Whether you’re aging in place or living with an older relative, you should be aware that winter comes with special risks to senior citizens. Here are some concerns to address if you or someone living with or near you is “of a certain age.”
Older adults lose body temperature faster than youngsters. Even sustained temperatures as low as 60-65°F can cause a senior’s body temperature to fall dangerously, a life-threatening condition known as hypothermia. Hypothermia can cause a loss of cognitive function, making a person unable to realize they are at risk and take preventive measures. It can also lead to heart attack, kidney problems, liver damage, and other health issues.
Help prevent hypothermia by keeping living and sleeping areas warm--68°F is a good minimum—and block drafty windows and doors. Keep the heating system in good repair and working order to avoid unexpected failures. If you use space heaters, be sure to operate them safely.
Dress warmly in the winter, both indoors and out, using multiple layers for added insulation. And pay extra attention to covering the head and neck since they are major sources of heat loss.
If heating costs are a concern, contact your local utility; most have programs for low-income seniors. Other resources include the National Energy Assistance Referral service and local area councils on aging.
Your body works harder to maintain its heat during cold weather. Strenuous activity adds an extra load and can lead to heart and respiratory problems. Leave the heavy stuff to the younger folks. While exercise is important to good health at any age, try to get it indoors during cold weather.
Dry Air and Pollutants
Winter heating dries out air, and tightly sealed homes can cause a buildup of indoor pollutants, both of which can aggravate problems in seniors and others with respiratory ailments. The dry air can also cause dry, itchy skin and eyes and irritate nasal membranes.
If your indoor air humidity is below 30%, adding a central or room humidifier can make winter more comfortable for seniors and others alike. Keeping furnace filters clean helps trap dust and other pollutants before they get into your home and portable or central air filters add extra protection.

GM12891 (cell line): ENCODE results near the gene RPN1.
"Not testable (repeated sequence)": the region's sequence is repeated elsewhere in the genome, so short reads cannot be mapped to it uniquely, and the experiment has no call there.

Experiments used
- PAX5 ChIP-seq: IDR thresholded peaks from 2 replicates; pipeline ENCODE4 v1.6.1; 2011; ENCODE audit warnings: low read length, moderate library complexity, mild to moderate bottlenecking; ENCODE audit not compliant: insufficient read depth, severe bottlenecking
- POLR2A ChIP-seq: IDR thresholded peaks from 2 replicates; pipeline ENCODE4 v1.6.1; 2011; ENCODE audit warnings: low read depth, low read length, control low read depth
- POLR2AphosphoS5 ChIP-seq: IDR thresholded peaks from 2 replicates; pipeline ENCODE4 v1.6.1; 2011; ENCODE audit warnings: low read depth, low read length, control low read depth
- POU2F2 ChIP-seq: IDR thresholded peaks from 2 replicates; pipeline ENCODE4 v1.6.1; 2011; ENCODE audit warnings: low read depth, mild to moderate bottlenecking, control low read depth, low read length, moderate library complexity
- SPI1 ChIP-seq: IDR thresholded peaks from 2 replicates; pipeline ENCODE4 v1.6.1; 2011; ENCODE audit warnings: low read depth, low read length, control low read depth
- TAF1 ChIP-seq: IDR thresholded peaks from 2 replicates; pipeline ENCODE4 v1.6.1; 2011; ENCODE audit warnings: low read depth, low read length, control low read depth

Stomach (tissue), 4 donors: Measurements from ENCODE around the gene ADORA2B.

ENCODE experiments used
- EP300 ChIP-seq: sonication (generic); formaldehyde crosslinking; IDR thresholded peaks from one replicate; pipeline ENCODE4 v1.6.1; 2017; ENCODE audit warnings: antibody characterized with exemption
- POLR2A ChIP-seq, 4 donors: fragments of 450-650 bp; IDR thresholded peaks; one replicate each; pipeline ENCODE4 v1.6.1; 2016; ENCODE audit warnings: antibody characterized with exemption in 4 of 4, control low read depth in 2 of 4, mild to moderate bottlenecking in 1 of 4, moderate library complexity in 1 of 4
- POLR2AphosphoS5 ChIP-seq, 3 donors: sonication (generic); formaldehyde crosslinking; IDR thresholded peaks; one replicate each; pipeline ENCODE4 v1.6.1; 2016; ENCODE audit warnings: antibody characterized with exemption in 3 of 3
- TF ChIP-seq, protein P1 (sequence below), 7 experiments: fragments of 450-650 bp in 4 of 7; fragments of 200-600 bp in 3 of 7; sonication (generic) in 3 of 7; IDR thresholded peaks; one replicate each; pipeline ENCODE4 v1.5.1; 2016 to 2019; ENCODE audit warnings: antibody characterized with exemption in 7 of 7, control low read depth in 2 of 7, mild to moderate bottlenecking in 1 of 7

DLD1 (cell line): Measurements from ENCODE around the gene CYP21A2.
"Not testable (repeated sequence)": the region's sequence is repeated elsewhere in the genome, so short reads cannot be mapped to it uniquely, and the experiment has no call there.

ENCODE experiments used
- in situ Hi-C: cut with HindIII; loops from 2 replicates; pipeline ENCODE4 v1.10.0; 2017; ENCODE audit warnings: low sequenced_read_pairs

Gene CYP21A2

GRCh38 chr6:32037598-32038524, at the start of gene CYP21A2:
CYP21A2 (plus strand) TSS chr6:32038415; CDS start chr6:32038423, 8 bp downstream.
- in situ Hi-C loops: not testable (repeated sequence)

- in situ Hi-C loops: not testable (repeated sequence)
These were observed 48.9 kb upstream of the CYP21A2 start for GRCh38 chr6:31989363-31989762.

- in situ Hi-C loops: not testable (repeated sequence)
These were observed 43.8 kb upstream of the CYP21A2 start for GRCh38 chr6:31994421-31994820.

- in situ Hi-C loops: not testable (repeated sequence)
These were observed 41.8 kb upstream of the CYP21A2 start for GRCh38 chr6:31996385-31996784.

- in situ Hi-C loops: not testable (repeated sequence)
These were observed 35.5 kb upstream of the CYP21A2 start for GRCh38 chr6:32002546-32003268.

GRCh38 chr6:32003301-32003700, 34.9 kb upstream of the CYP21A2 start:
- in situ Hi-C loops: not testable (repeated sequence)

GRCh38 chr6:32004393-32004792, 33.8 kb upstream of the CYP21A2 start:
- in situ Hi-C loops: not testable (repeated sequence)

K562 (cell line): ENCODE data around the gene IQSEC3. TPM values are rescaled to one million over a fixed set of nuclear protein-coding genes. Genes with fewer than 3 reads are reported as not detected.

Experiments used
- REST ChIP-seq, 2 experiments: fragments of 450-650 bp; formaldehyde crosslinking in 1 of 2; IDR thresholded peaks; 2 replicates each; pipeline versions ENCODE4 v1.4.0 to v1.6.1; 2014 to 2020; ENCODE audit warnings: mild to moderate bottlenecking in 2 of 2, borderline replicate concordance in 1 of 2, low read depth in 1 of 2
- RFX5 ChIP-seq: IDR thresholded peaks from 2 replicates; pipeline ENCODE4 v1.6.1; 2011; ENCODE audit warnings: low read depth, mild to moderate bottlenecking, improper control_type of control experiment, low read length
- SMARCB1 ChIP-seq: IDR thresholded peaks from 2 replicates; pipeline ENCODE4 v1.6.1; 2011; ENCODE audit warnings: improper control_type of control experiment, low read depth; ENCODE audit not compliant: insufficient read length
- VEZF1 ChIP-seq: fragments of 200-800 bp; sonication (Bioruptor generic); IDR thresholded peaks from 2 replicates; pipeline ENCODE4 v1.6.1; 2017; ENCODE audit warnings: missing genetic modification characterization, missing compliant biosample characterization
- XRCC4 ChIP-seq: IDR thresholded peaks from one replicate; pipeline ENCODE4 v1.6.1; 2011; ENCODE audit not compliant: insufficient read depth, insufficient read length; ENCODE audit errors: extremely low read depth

Other Winter Concerns for Seniors
Some illnesses such as diabetes and thyroid problems can make it harder for seniors to regulate their body temperature, as can certain medications. If you or a loved one experience cold weather discomfort, check with a physician to see if treatment or changes of medication will help.
For more information about winter safety concerns for seniors, see this article on the National Institute for Aging website.
Improving winter comfort and safety can add an extra burden to your home’s electrical system. Appliances like space heaters, humidifiers and air cleaners can tax a system, and poorly insulated spaces can add to heating costs, tempting low-income and thrifty seniors to keep thermostats too low in the winter.
If you’re experiencing tripped breakers, overheated cords, or unusual electrical smells, call the pros at Allstar Electrical Services before things become dangerous. Adding outlets and upgrading service also minimizes the need for extension cords, which can be both fire and tripping hazards, especially for seniors and young children.
Allstar Electrical Services expertly delivers the quality results you expect on all our residential electrical services to ensure your project is done right, on-budget and on time. We’ve served the Colorado Front Range for over 15 years and are top-rated by the Better Business Bureau so don’t put up with potential hazards or risk costly emergencies. Visit our website for complete details about our services as well as timely articles about the latest developments in the ever-changing world of electronics. Then give us a call at 303.399.7420 or use our handy on-line forms to request an estimate or set up an appointment.